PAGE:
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On Forgiveness after Death

Because of God's infinite mercy, our venial sins can be forgiven in the afterlife

Jesus teaches in Matthew 12:32, “Whoever says a word against the Son of Man will be forgiven; but whoever speaks against the Holy Spirit will not be forgiven, either in this age or in the age to come.”

Catholics have cited this text as support for the doctrine of Purgatory throughout the centuries. For example, Pope St. Gregory the Great wrote that, from this passage “we understand that certain offenses can be forgiven in this age, but certain others in the age to come” (Dial. 4, 39). It has even found its way into official Catholic teaching. The Catechism of the Catholic Church appeals to this bible passage when it defines Purgatory as an after-death “final purification of the elect” (1031).

But some Christians don’t think this passage supports Purgatory. In a previous article, I responded to one of the reasons why they think this. Let’s consider another here.

Some say the Catholic interpretation of Matthew 12:32 is flawed because it entails bad logic, since it posits an affirmation based on a negation. The Catholic interpretation seems to affirm that sins will be forgiven in the next life because Jesus says the sin against the Holy Spirit can’t be forgiven in the next life.

As Peter Martyr argued in the sixteenth-century, that would be like saying King Philip is not king of the Venetians, and therefore someone else is King of the Venetians. This clearly is fallacious reasoning because the throne of the Venetians may be vacant for a time when King Philip is not king of the Venetians.

Protestant apologists Norman Geisler and Ralph McKenzie pose a similar challenge when they ask “How can the denial that this sin will ever be forgiven, even after death, be the basis for speculating that sins will be forgiven in the next life?” They seem to be saying that you can’t go from “X is not forgiven” to “some Xs are forgiven.”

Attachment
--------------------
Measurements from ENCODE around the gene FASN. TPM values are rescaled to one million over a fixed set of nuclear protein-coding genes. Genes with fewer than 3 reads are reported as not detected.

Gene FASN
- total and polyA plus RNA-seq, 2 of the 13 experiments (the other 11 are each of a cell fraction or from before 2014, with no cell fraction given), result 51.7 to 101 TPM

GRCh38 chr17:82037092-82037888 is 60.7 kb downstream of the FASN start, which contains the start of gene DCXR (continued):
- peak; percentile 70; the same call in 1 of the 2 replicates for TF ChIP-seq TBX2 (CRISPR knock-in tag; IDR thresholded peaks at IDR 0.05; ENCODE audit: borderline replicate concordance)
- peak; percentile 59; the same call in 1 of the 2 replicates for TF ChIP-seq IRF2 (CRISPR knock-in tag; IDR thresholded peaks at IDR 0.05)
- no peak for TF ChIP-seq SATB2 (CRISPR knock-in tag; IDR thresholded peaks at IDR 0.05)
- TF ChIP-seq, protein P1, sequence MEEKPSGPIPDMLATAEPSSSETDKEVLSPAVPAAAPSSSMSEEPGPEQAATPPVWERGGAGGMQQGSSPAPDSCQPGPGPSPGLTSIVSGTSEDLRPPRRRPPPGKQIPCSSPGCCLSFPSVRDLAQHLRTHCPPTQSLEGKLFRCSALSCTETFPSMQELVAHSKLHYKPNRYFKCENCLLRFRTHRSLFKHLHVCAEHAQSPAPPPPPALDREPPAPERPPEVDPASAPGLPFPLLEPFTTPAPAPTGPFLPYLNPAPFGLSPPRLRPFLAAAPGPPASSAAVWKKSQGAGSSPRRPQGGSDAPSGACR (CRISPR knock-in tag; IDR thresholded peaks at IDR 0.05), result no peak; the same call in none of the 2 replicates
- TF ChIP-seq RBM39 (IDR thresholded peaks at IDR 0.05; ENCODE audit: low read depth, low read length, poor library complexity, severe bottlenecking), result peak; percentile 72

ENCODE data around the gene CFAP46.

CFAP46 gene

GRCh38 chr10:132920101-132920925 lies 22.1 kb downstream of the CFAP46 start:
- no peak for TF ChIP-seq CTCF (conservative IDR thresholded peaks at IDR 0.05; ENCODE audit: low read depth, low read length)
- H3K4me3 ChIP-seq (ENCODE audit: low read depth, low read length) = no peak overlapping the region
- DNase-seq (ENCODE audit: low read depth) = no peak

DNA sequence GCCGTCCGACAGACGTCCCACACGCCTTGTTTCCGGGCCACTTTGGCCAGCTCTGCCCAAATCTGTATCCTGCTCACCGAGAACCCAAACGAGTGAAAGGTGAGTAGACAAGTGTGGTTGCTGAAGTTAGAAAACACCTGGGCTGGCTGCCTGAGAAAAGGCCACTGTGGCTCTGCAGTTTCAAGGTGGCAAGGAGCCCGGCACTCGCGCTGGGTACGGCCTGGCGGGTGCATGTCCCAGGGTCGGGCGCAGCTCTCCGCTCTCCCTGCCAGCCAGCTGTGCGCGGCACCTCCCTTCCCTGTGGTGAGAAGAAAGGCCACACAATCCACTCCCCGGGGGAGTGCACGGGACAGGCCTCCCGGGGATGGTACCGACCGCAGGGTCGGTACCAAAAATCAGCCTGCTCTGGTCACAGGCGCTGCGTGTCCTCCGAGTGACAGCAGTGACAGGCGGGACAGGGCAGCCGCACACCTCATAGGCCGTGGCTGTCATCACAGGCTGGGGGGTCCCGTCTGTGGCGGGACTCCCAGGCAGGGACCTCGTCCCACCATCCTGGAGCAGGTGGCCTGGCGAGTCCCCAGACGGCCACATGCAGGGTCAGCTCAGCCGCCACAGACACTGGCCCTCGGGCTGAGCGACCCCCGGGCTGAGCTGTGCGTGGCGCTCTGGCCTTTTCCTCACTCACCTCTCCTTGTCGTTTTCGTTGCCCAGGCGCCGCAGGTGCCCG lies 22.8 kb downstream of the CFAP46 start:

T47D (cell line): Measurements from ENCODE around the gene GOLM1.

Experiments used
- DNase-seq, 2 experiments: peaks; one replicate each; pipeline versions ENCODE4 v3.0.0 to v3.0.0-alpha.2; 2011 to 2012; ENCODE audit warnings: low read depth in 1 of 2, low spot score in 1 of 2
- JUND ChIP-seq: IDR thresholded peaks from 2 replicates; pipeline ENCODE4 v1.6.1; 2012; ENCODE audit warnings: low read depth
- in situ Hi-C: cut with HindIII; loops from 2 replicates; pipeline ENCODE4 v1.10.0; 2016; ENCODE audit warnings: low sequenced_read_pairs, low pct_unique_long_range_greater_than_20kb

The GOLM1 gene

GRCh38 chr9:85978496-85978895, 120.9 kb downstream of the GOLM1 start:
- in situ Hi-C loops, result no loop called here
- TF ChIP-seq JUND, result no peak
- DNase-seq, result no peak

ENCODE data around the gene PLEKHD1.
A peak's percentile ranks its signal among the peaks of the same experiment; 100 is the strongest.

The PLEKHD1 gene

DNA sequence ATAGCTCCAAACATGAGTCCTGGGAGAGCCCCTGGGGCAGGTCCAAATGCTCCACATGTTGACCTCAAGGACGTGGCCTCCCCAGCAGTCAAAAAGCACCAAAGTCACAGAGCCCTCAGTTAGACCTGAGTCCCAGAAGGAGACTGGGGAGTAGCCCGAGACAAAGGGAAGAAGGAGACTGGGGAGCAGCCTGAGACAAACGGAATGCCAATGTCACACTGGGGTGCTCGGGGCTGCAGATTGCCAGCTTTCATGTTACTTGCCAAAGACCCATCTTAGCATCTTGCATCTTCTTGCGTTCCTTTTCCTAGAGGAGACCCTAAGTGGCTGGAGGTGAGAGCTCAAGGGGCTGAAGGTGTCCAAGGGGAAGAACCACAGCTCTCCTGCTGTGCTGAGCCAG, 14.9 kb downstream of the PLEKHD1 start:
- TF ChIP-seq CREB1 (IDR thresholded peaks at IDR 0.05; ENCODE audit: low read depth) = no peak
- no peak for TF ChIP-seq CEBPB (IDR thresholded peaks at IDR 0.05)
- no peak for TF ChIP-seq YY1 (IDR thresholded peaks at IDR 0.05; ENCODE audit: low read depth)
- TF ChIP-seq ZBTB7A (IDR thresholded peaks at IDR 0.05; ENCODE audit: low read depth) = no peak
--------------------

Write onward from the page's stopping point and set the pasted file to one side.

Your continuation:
What can we say in response?

It’s true that you can’t reason from “X is not forgiven in the next life” to “some Xs are forgiven in the next life” in fact. But it is reasonable to go from “X is not forgiven in the next life” to it’s possible that “some Xs are forgiven in the next life,” and that’s all the Catholic interpretation implies.

This logic is no different than saying that since the sin against the Holy Spirit can’t be forgiven in this life it’s reasonable to conclude that some sins can be forgiven in this life—that’s to say, it’s possible. Whether other sins in this life are in fact forgiven is a separate issue: someone must in fact repent. But that it’s possible for them to be forgiven of sins in this life is clear.

Consider this example. We might not be able to say, “someone is king of the Venetians” based on the fact “King Philip is not king of the Venetians.” But it is reasonable to say, “it’s possible for someone to be king of Venetians.” In other words, given that there is a throne of the Venetians, which currently isn’t occupied by King Philip, it’s possible for someone to sit upon it as king. If it weren’t possible for anyone to be king, then it would be unintelligible to speak of King Philip not being king of the Venetians.

Coming back to Matthew 12:32, it’s true we can’t conclude, “Some sins are forgiven in the age to come,” based on Jesus’ statement, “the sin against the Holy Spirit is not forgiven in the age to come,” because it very well may be that in fact every soul dies without the need to have sins forgiven in the next life. But it at least implies that it’s possible for sins to be forgiven in the next life, on condition that there is a next life, which there is, and a soul dies with sins that need to be forgiven. To deny such a possibility makes Jesus’ statement unintelligible.

Catholic apologist Dave Armstrong explains the argument this way:

[M]entioning “the age to come” assumes the premise that such things can happen in the afterlife; after death. Otherwise, why mention it? We don’t include in our observations what we regard as a falsehood or impossible. No one would say, for example, “a circle is round and also is square.” The first thing is obviously true, and the second is categorically impossible. If Jesus thought (like Protestants) that there is no forgiveness (or purgatory) after death: as a categorical impossibility, then I submit that He would have never mentioned even its theoretical potentiality. He simply wouldn’t bring it up at all. He doesn’t teach falsehood, being God and omniscient.

Since Jesus does mention the “theoretical potentiality” of sins being forgiven in the next life, we can conclude it’s possible for sins to be forgiven in the next life. And that possibility will become actual if a saved soul departs from the body with the guilt of unrepented venial sins, since nothing defiled can enter heaven (Rev. 21:27).


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